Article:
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Notes: Should former Lions coach Buddy Parker be in the Hall of Fame?

New rules for selecting coaches could make it happen.

1953 NFL Championship Game - Cleveland Browns v Detroit Lions Photo by George Gelatly/Getty Images

Talk of Fame Network’s Clark Judge, who is himself a Hall of Fame voter and writer with a longstanding interest in head coaches, believes a Lions head coach who won multiple NFL titles deserves a better look at getting into Canton. Changes approved last Friday to Hall of Fame bylaws granting coaches their own category for induction consideration over the next four years mean that retired coaches are not restricted to competing head-to-head against former players for one of the usual limited Modern-Era nominee spots in an incoming Hall of Fame selection process.

According to Judge from last week: “Under the new guidelines, in addition to five modern-era inductees the Hall will elect no more than one senior, one contributor and one coach per year from 2021-24. Then, after four years, that process will be revisited.”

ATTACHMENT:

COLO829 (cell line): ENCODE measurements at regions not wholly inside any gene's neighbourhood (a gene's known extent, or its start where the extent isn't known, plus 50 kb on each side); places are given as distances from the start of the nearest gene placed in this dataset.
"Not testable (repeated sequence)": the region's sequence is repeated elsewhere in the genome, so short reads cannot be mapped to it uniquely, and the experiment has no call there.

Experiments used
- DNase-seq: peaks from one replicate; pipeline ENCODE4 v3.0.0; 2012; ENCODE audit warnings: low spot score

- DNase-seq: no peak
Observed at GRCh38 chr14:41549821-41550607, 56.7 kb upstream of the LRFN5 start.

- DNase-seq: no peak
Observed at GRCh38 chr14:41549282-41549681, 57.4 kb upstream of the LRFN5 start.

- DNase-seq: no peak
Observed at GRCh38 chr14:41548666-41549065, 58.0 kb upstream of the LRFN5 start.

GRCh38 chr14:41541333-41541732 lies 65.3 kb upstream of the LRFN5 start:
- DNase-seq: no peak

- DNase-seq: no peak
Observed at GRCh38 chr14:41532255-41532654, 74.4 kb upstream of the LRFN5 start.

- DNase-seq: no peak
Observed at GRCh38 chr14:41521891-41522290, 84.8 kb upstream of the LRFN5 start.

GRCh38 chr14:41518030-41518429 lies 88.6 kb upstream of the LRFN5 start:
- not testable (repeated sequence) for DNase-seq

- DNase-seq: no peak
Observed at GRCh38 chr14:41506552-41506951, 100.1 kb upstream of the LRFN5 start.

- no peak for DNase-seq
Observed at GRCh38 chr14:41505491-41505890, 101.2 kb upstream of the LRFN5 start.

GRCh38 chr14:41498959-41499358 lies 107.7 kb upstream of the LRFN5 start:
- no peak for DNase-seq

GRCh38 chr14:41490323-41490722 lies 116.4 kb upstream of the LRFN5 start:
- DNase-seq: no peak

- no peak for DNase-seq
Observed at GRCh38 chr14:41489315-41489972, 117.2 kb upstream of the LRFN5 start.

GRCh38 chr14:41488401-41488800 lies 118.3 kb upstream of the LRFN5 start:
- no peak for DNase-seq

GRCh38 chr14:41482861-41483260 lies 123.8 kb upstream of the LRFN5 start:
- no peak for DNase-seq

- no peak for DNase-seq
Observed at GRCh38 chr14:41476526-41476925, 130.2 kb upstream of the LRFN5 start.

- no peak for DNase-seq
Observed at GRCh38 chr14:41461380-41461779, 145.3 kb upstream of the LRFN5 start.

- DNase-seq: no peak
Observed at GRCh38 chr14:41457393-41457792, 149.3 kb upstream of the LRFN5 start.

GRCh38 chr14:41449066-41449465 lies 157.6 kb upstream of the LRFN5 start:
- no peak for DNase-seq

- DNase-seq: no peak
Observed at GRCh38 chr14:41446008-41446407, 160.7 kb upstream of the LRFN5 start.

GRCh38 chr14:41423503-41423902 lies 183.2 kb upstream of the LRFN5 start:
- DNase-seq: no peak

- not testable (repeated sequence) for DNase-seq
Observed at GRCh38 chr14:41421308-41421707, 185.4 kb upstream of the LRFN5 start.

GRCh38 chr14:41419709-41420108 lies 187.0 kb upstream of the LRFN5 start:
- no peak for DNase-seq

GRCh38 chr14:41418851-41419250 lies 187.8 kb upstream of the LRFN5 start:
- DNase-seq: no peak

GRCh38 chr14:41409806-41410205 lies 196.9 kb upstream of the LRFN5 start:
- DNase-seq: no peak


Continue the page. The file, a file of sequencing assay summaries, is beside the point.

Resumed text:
While coaches are still ineligible for the permanent “Contributor” category, the change reported by Judge gets around the limitation on the Senior (players whose active careers have been over for more than 25 years) and Contributor (recognized for reasons other than playing or coaching) processes excluding coaches.

Younger fans may not recognize the name, but Buddy Parker led the Lions to back-to-back championships in 1952 and 1953, and held the distinction of most dramatic preseason resignation in Detroit for more than four decades. Alex Karras made it into the Hall this year on expanded rules meant to rectify obvious slights; one of the most successful coaches in the franchise’s history, maybe it’s time for Buddy Parker to get his shot?

And now, on to the rest of today’s Notes:

  • Included in the media session with Marvin Jones Jr. yesterday on Zoom was his tale of taking a plane to Oregon to pick up a new dog for his family. Kyle Meinke from MLive, who asked the question, has the full story.

  • Sad news here:

  • Much of the Detroit Free Press is now only available to subscribers, but if you happen to be one this seems like it would be a cool story to read (subscription required):